Peanuts seem so commonplace, we often lose sight of how complex and amazing they are. They originated in South America as early as 3000 BC and have become a staple in cuisines all over the world.
They are, of course, not nuts at all, but legumes that grow underground. When harvested, both the shell and the kernel are quite soft. Then they are dried and roasted or processed in other ways to provide the more than 6 pounds of peanuts and peanut products that the average American consumes each year.
The recent scientific news about peanuts and nuts has served to reinforce the wisdom of our ancestors who intuitively incorporated them into their diets.
One of the major obstacles to weight loss is a feeling of being hungry; most pharmaceutical weight-loss approaches have been directed at appetite suppression.
In a study at Purdue University, subjects who were fed snacks of peanuts and peanut butter found their hunger reduced for 21/2 hours, compared with only an hour when they were fed other snacks, such as rice cakes and pickles. This shouldn't surprise anyone, because the difference in calories and fat content of the snacks is dramatic. The important news, however, is that eating foods such as peanuts--which were once thought to be too high in fat and calories for a healthy diet--can actually reduce the overall number of calories consumed and improve the profile of dietary fat intake by increasing the proportion of mono-and polyunsaturated fats.
We have known for a long time that substituting poly-and mono-unsaturated fats for the high-saturated-fat diet consumed by many Americans can lower levels of total and low-density lipoprotein cholesterol (or LDL, the so-called bad cholesterol) and decrease the risk of cardiovascular disease. Researchers at Penn State University found that a diet including two to three servings of peanuts and peanut butter per day lowered LDL and total cholesterol more than just eating a lowfat diet.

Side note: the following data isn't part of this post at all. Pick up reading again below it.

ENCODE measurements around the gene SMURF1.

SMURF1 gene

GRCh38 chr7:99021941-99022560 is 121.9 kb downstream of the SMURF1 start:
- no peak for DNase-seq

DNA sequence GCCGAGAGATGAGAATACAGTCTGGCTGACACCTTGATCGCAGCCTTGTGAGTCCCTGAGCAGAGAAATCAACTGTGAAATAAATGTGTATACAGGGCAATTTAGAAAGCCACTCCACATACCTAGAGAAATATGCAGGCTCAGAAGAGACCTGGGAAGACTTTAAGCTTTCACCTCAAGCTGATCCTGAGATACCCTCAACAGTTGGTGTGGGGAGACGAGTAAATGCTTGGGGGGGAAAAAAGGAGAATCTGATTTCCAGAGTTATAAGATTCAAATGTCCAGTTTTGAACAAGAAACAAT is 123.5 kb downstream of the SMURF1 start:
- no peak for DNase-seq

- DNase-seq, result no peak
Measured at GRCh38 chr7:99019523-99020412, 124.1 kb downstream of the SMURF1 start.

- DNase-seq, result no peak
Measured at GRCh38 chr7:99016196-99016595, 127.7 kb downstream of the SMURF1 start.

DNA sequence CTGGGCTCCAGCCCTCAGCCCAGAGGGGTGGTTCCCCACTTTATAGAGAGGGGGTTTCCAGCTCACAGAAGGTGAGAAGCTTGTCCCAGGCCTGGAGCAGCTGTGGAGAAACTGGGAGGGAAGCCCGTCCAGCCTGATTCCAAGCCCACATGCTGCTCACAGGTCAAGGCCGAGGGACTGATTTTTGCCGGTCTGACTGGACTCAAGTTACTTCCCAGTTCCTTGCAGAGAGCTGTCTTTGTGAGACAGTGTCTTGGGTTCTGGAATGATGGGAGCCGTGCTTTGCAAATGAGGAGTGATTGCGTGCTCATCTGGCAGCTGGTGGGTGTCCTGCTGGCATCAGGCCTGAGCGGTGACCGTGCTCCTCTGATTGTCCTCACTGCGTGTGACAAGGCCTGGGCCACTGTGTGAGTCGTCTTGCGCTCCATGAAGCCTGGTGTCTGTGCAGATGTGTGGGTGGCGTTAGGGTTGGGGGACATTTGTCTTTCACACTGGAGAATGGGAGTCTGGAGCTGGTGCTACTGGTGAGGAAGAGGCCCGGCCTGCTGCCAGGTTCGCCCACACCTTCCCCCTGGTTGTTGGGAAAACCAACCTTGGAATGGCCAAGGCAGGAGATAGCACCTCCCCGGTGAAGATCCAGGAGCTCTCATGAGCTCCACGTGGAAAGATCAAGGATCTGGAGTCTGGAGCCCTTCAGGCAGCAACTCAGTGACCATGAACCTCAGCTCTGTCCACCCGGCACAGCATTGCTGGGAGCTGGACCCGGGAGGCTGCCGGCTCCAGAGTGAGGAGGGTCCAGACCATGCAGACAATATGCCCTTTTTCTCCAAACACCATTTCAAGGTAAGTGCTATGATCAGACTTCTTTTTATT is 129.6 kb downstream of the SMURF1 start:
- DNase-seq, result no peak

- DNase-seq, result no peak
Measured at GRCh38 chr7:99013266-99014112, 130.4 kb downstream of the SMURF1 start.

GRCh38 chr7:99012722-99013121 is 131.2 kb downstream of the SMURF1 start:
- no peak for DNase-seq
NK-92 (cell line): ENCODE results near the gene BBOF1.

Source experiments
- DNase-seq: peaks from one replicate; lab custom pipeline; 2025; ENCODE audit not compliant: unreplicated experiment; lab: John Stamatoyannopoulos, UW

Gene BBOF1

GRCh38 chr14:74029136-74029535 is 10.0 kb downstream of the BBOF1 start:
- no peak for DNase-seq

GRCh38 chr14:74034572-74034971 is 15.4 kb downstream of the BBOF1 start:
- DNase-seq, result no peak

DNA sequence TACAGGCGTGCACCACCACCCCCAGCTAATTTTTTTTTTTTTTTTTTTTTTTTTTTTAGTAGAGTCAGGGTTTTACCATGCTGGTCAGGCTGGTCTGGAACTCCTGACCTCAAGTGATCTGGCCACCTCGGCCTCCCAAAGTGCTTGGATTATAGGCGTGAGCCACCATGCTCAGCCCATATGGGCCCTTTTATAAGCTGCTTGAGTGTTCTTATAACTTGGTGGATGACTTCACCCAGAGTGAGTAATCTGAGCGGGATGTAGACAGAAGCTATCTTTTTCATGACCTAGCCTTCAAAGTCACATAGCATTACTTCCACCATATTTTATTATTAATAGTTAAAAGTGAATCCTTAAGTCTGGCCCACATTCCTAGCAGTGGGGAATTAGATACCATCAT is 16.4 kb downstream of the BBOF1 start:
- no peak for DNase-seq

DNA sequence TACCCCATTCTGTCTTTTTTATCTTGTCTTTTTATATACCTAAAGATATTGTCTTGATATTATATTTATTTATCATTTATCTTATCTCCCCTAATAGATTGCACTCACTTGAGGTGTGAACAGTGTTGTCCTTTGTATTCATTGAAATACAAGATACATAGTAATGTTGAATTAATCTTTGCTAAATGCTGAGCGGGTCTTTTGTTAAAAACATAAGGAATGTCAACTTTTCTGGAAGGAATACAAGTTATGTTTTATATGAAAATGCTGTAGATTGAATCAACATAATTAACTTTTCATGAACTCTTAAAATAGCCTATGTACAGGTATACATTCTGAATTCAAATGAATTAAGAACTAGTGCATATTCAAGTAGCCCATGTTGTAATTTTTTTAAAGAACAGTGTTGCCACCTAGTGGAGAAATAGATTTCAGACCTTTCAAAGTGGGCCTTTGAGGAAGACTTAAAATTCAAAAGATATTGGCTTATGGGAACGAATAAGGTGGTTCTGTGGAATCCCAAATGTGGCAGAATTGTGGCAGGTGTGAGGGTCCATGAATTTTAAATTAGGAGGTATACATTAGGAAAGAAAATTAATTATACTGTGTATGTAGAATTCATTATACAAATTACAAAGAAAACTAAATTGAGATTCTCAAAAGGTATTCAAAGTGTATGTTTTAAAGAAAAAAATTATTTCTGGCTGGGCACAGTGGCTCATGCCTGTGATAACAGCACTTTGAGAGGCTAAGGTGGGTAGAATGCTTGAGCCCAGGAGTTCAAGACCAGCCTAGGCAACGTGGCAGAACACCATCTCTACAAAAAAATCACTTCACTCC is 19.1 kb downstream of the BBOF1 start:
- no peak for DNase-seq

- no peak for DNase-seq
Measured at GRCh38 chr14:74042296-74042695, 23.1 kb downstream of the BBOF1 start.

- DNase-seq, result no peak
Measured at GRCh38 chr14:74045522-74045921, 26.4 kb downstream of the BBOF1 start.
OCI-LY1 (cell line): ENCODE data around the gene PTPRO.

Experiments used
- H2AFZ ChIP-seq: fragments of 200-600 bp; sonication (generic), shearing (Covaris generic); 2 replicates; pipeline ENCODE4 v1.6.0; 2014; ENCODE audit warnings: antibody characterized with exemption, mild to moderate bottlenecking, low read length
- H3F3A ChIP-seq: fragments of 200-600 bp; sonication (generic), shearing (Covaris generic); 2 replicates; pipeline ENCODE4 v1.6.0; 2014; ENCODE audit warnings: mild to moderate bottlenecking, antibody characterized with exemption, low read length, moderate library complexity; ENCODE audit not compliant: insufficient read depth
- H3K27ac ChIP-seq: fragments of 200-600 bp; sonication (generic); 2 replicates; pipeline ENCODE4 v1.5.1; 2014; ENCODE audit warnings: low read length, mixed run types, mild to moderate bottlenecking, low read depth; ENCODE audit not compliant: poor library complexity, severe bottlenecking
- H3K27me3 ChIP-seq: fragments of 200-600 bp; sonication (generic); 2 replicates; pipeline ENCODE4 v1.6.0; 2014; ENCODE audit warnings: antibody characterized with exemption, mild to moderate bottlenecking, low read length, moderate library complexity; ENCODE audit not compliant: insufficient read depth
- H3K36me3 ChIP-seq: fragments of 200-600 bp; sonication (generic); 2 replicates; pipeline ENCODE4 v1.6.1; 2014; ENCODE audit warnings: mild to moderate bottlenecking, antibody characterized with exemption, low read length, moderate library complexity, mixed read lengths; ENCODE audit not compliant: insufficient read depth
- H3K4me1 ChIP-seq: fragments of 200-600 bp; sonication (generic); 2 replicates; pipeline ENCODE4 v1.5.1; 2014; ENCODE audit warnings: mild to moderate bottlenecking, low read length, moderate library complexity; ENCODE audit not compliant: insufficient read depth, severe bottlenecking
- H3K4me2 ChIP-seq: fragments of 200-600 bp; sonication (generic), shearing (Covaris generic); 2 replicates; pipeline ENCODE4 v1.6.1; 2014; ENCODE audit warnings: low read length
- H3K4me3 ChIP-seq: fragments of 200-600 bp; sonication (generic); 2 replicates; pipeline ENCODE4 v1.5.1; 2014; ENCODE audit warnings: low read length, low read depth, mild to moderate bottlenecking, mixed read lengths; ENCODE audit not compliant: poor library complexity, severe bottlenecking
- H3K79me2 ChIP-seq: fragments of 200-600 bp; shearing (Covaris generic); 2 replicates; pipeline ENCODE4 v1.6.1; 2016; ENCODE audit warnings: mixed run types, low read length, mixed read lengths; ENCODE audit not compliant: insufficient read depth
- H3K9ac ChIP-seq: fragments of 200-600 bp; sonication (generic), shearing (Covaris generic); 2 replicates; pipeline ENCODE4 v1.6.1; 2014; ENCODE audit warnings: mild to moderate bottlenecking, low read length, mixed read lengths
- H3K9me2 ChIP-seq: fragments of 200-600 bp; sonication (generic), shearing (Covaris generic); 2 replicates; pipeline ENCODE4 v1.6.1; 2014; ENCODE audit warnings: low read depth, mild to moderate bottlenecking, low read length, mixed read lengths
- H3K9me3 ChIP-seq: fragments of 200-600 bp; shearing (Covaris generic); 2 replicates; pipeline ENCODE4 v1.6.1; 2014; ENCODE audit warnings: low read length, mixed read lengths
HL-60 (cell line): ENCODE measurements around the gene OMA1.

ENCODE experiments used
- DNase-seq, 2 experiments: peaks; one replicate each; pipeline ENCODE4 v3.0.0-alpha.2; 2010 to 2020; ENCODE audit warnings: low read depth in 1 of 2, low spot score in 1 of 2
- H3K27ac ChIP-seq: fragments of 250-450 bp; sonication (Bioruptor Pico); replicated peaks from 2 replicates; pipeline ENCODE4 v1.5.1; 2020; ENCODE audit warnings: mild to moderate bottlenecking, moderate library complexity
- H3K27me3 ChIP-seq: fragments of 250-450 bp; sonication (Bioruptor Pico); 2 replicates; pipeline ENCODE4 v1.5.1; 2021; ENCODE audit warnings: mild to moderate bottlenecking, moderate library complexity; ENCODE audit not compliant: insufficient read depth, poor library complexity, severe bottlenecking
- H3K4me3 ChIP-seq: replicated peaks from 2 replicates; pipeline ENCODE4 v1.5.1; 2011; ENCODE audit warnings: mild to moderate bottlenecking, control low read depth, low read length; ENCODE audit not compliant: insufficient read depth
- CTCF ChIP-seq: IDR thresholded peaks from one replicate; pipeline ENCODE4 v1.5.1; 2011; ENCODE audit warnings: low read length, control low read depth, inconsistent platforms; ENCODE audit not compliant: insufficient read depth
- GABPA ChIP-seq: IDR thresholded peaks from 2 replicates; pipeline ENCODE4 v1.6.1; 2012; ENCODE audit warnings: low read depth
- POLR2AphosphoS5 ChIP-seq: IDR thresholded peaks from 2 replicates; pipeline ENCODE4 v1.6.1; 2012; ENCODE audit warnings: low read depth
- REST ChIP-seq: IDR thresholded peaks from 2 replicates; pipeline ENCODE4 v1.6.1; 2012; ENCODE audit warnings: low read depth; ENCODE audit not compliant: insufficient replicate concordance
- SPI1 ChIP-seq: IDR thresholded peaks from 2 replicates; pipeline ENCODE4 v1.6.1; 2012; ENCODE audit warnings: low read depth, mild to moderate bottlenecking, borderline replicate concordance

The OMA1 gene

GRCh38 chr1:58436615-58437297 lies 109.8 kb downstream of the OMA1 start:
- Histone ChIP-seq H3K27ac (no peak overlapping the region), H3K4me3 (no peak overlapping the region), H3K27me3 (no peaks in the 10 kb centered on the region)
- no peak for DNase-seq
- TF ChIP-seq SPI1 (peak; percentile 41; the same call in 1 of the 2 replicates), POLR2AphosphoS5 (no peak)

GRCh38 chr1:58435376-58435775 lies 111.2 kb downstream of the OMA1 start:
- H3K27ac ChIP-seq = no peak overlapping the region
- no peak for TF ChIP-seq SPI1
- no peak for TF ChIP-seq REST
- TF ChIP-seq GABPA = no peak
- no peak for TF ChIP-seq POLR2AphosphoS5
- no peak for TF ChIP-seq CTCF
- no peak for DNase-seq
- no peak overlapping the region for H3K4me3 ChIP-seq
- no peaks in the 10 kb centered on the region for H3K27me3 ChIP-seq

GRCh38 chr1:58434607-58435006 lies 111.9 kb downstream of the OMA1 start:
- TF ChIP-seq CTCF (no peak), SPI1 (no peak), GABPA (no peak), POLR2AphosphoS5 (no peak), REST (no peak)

Results from the Nurses Health Study at Harvard University (86,000 women followed for almost 20 years) showed that women who routinely ate more than five servings of peanuts and nuts per week decreased their risk of heart disease by about one-third.
In another study from Harvard, two groups of people were put on weight-loss diets. The first group consumed a standard low-fat diet (20% of the calories from fat), and a similar group consumed a diet that contained 35% of the calories as fat (moderate fat intake), most of which came from mono-and polyunsaturated fats. Both diets had the same number of calories. Both groups initially lost the same amount of weight, but the group on the moderate-fat-intake diet managed to keep that weight off for the two years they were followed; the low-fat group did not.
Phytosterols are natural chemicals found in plants. They are the plant equivalent of cholesterol, which is produced by animals. One of the most common phytosterols is a substance known as beta-sitosterol, which is thought to offer protection from colon, prostate and breast cancers by a number of means, including inhibition of cell division, causing the death of tumor cells and modifying hormones needed for tumor growth.
Researchers at the State University of New York at Buffalo have identified these compounds in high concentrations in some plant oils and seeds--and in peanuts and peanut products.
These same phytosterols are also known to play a role in preventing heart disease by interfering with cholesterol absorption in the intestine.
Some special products are now on the market that contain enough of these compounds to actually lower blood cholesterol by 10% to 15%.
Dr. Sheldon Margen is a professor of public health at UC Berkeley; Dale A. Ogar is managing editor of the UC Berkeley Wellness Letter. Send questions to Dale Ogar, School of Public Health, UC Berkeley, Berkeley, CA 94720-7360, or e-mail to email@example.com. Eating Smart appears the second and fourth Mondays of the month.